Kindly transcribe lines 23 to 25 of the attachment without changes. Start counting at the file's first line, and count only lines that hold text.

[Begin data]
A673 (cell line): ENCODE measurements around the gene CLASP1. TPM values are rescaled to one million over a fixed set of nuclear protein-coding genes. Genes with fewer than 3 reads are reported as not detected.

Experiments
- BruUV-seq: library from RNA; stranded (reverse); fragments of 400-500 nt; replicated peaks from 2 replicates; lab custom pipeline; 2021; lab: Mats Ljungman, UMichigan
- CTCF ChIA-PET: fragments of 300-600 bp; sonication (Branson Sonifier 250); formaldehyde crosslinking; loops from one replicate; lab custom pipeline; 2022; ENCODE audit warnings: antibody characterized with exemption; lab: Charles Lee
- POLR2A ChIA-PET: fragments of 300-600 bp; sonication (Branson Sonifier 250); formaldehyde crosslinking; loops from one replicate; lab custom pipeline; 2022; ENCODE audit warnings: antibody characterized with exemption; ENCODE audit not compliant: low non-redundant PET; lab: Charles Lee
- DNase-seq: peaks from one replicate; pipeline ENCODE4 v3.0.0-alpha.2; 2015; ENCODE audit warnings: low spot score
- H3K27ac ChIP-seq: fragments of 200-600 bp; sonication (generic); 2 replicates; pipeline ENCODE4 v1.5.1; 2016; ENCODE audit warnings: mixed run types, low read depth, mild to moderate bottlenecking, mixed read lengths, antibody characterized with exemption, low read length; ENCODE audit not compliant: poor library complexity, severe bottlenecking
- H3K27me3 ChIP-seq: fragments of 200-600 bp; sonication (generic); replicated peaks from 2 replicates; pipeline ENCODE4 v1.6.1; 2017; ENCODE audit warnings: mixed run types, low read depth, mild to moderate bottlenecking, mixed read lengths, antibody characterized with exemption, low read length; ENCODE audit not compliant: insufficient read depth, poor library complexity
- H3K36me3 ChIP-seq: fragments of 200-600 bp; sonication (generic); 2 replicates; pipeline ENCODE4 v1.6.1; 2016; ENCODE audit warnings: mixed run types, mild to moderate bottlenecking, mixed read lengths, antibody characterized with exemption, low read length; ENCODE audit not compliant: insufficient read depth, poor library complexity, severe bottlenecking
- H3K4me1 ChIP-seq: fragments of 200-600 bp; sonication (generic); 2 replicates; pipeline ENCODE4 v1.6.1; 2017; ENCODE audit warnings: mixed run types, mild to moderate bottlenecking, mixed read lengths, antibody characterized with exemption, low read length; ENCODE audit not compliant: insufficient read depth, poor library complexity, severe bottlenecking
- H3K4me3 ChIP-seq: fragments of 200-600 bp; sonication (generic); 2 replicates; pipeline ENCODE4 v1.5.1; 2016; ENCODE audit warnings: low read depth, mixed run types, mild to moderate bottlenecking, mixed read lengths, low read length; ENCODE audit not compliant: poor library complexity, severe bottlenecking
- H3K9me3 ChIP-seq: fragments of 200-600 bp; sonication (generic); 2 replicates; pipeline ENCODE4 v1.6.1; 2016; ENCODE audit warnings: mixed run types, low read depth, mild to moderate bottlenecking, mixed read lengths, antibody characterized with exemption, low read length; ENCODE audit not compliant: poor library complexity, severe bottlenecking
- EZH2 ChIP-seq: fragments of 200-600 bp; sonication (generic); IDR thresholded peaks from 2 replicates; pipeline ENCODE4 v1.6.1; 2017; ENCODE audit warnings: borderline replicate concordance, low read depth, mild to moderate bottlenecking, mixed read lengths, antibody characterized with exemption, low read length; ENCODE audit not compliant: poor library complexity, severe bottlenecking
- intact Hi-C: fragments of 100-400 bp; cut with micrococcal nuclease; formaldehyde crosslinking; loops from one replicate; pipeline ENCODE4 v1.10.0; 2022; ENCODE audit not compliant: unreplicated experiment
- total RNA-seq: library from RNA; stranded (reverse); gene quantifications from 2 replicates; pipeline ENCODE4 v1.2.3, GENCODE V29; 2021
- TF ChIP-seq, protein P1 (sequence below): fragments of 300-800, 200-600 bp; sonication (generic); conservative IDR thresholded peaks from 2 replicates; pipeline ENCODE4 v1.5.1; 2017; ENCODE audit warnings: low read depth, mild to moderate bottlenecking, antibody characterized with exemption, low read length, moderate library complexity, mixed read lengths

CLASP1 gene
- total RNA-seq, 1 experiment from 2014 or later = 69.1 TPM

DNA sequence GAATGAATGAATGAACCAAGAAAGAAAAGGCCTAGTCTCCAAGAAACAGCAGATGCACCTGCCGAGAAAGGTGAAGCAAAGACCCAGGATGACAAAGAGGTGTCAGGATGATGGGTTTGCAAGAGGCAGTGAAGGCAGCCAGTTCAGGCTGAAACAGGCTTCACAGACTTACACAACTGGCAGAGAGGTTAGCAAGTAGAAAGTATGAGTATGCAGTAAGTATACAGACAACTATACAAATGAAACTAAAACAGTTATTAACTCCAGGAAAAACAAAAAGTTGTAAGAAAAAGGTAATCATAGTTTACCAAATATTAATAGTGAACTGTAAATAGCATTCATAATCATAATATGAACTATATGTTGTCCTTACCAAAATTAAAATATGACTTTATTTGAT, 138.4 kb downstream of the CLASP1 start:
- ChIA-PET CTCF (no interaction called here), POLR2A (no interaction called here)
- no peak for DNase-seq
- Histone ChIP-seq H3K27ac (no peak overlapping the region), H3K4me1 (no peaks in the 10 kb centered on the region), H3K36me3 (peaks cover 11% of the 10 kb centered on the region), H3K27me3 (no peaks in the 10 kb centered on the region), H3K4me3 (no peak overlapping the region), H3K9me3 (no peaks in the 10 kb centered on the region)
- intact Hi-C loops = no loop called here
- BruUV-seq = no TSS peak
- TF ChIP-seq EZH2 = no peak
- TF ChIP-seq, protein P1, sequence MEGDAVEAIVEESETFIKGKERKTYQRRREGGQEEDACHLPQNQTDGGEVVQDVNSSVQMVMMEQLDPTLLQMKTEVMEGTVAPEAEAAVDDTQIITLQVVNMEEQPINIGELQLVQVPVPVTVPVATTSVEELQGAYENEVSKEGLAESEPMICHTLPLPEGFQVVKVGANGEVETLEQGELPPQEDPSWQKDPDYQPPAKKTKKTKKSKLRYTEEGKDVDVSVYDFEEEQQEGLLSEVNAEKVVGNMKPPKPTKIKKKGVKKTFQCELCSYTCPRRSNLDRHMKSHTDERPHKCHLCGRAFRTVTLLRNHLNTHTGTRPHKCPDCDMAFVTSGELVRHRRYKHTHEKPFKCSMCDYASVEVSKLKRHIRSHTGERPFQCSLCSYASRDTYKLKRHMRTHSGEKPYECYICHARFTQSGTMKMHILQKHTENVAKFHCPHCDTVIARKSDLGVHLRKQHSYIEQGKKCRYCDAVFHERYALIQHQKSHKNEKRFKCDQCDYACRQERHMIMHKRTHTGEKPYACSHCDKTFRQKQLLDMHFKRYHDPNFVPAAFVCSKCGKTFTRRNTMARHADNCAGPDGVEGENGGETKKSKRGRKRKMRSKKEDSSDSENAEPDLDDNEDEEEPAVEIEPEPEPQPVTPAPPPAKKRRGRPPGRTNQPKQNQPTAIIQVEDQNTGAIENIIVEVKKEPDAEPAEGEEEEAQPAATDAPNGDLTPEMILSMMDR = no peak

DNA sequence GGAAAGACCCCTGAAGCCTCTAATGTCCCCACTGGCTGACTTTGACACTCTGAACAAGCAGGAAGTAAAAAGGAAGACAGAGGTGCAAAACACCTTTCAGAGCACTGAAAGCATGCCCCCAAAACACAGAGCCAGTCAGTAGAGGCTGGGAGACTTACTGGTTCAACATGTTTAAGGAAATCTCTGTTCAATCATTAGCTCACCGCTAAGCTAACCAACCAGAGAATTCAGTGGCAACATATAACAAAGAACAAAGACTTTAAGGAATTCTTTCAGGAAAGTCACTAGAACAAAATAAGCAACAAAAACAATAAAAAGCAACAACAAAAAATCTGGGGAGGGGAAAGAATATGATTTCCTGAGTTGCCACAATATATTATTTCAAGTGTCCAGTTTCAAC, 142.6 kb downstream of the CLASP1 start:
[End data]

- intact Hi-C loops = no loop called here
- BruUV-seq = no TSS peak
- TF ChIP-seq EZH2 = no peak